Could Tram-Trains Be Used To Advantage In Edinburgh?

This might be design by hindsight but after viewing the tram-trains of Kassel, Karlsruhe and Mulhouse, I do wonder if tram-trains could be used to advantage in Edinburgh, alongside the new tram system.

To the west of Haymarket station, the trams and rail lines share a corridor, with the tram tracks to the north. So as the Edinburgh trams run on standard gauge tracks, any tram-trains coming or going to the west could just cross over between the two sets of tracks. This Google Earth image shows the tram stop and the train station at Haymarket.

Trams And Trains At Haymarket

Trams And Trains At Haymarket

Unfortunately, I think the image pre-dates the operation of the trams, but compared to some of the complicated layouts and tunnels in Germany, it should be very simple. As was shown in Paris, tram-trains can be built that run on both the 750 V DC used by Edinburgh trams and the 25 kV AC used on the electrified main line to both Glasgow and London from Edinburgh.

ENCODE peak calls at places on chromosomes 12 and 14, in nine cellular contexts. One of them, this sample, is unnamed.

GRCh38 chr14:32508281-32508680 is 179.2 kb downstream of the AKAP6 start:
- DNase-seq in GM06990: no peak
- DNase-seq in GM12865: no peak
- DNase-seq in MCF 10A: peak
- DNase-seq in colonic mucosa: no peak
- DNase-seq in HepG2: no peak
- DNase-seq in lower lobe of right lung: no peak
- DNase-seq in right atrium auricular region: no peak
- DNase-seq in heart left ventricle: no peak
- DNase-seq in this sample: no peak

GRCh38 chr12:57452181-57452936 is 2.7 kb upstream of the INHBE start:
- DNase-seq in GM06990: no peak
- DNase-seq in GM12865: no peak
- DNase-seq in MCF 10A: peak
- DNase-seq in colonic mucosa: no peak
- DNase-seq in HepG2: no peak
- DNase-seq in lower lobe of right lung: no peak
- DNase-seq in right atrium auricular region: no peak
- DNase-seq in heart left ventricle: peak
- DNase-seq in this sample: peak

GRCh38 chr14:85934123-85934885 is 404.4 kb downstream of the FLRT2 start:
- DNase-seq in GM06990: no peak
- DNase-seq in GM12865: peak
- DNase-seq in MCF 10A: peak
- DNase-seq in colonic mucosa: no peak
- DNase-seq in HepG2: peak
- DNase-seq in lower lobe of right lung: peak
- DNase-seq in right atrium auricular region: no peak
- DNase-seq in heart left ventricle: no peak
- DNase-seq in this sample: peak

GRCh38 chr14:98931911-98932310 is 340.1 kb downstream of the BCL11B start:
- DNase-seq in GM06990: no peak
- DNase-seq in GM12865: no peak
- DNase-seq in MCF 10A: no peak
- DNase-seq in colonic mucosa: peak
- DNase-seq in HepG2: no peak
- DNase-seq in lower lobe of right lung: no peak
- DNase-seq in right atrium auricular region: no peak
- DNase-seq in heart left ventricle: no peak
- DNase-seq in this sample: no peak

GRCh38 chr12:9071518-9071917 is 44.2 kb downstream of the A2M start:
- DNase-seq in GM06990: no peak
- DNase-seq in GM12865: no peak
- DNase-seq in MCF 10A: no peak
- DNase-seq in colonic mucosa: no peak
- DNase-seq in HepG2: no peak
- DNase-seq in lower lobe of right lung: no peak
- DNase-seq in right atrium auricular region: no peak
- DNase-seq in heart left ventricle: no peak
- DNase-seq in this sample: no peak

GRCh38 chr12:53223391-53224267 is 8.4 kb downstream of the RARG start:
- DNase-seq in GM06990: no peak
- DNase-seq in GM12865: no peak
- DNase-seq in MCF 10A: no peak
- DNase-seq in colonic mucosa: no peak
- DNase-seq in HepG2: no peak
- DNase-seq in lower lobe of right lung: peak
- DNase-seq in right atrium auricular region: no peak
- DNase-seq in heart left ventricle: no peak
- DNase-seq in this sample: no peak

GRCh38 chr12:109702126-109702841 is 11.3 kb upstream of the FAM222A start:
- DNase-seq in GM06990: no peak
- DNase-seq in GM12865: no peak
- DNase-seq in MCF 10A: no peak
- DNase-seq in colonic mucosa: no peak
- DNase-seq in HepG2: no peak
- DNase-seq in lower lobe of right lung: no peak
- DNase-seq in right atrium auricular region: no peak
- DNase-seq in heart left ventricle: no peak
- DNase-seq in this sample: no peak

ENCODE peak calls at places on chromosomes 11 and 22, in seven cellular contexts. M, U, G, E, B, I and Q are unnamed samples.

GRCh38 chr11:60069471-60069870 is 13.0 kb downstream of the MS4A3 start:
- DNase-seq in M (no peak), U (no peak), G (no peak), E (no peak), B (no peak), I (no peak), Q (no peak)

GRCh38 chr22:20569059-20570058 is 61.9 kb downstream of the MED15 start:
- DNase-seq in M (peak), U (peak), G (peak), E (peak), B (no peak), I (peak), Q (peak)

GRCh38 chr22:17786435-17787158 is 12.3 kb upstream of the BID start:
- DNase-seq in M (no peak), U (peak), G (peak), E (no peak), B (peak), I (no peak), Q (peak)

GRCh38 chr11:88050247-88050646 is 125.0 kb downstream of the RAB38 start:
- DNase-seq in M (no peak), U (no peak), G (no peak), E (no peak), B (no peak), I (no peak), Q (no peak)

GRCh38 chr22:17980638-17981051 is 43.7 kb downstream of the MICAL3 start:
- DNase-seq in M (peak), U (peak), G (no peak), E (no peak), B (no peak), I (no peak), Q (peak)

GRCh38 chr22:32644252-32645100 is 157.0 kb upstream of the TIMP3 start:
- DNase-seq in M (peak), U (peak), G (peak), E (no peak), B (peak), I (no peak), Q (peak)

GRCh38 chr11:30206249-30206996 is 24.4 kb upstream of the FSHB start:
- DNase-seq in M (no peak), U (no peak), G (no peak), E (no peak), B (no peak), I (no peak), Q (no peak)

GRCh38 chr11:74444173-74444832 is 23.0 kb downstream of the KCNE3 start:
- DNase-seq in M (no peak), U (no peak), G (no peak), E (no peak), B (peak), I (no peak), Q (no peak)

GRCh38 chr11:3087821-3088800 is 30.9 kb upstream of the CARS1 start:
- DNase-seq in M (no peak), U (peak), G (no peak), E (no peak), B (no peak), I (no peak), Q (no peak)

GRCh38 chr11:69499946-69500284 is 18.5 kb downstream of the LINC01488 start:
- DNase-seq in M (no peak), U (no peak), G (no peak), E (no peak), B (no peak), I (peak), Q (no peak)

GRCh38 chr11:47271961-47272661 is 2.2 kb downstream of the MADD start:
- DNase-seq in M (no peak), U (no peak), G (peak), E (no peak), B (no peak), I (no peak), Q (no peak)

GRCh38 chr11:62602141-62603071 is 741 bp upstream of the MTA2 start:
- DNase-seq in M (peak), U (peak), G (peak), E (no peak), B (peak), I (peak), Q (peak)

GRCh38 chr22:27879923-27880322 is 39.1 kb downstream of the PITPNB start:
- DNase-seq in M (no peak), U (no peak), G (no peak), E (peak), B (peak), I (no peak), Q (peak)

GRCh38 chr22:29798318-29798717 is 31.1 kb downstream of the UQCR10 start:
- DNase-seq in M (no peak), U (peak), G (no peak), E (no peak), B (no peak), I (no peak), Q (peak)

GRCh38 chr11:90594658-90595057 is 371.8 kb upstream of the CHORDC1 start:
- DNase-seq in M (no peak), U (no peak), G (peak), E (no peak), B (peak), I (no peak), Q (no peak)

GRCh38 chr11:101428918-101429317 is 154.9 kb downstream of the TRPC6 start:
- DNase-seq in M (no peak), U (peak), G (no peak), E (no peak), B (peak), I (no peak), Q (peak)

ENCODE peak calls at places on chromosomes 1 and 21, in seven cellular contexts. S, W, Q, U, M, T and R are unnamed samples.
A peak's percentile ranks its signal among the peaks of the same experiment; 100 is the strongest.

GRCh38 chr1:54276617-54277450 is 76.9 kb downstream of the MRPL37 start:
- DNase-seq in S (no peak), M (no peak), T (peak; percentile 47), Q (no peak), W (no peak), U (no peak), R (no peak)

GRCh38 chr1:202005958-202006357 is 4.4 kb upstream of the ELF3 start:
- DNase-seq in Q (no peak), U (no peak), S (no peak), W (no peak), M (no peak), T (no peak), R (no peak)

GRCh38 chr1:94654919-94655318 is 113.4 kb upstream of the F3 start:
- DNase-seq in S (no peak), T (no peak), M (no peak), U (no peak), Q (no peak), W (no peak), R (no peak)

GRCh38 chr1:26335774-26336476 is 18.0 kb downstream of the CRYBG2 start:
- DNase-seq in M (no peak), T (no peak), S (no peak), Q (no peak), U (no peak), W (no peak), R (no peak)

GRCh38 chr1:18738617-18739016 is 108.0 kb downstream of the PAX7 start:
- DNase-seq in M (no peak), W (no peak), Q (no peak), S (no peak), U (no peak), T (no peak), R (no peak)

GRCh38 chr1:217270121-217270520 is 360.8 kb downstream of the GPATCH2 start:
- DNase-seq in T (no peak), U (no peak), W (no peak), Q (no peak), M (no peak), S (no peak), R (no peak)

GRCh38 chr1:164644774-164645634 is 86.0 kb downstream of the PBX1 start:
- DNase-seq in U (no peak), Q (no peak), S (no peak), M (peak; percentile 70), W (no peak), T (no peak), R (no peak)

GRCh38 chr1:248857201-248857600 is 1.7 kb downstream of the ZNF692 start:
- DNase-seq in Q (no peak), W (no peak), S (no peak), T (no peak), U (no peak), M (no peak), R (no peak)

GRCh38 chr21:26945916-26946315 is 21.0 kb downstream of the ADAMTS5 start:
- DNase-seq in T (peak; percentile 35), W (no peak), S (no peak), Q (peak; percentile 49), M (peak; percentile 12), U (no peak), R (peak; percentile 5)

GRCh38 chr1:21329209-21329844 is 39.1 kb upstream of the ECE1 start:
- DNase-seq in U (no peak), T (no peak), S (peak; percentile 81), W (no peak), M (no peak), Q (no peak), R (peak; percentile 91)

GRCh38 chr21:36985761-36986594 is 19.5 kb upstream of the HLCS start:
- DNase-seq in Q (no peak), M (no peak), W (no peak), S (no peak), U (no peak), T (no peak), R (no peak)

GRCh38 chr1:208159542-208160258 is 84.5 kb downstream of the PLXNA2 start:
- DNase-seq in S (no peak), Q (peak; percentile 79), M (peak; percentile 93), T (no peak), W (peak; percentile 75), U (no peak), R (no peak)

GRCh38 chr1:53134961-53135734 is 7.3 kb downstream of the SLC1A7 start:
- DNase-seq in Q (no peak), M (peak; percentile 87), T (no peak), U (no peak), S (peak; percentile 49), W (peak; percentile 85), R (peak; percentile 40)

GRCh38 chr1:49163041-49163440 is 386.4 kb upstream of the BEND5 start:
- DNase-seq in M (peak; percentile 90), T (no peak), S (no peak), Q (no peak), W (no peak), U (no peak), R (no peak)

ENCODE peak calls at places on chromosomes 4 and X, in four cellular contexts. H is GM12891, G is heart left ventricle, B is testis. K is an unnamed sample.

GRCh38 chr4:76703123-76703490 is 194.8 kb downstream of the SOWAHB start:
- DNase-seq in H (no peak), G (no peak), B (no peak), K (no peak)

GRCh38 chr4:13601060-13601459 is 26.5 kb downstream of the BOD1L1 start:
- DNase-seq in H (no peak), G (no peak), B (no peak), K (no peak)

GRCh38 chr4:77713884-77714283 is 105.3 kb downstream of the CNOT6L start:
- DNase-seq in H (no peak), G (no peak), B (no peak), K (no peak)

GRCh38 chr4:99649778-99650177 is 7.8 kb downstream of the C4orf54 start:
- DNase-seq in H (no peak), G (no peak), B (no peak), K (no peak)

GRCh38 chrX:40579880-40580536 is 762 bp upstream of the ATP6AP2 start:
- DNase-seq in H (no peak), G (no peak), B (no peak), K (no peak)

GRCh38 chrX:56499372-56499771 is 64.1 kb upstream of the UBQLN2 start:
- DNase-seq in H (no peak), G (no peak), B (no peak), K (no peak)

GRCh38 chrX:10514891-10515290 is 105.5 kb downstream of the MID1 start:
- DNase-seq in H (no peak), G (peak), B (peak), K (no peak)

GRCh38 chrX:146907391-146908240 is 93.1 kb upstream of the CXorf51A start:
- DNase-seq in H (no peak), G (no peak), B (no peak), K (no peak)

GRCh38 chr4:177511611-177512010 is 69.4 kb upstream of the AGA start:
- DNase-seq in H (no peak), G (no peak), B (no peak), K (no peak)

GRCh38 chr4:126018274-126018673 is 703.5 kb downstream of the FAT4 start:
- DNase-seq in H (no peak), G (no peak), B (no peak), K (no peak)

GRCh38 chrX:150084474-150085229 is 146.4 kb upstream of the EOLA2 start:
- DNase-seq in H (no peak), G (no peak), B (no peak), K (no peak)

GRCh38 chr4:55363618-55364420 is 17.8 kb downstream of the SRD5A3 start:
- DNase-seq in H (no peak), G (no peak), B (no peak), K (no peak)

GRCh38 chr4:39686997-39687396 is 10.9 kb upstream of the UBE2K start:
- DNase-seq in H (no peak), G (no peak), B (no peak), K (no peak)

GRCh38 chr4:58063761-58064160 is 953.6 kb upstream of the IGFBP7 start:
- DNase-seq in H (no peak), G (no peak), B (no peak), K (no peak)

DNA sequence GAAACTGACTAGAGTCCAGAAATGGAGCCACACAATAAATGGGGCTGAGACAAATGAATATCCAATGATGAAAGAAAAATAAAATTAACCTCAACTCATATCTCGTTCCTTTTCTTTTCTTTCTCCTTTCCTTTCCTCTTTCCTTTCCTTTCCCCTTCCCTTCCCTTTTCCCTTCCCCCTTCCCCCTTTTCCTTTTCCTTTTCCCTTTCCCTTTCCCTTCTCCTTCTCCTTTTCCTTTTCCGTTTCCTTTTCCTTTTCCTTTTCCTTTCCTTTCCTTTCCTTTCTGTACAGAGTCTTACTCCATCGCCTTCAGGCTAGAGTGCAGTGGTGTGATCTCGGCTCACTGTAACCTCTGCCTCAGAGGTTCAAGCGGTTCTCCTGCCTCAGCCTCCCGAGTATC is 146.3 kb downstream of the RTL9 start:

The Edinburgh trams run every 8-10 minutes during the week, so there should be capacity to run some train-trains through the city centre section, without much modification.

But where would they go at the eastern end?

The obvious place would be to go straight on past Waverley station and the Balmoral Hotel and then return to the rail lines to the east of the station, if that was possible. This is a Google Earth image of the area.

Edinburgh Waverley

Edinburgh Waverley

If they ever extend the tram to Leith and Newhaven, that may or may not be a possibility. The Edinburgh trams are built to a very tight specification, which is designed to go round sharp corners and not make too much noise. Running straight between Haymarket and Waverley may be an easier task, than turning sharply on and off Princes Street.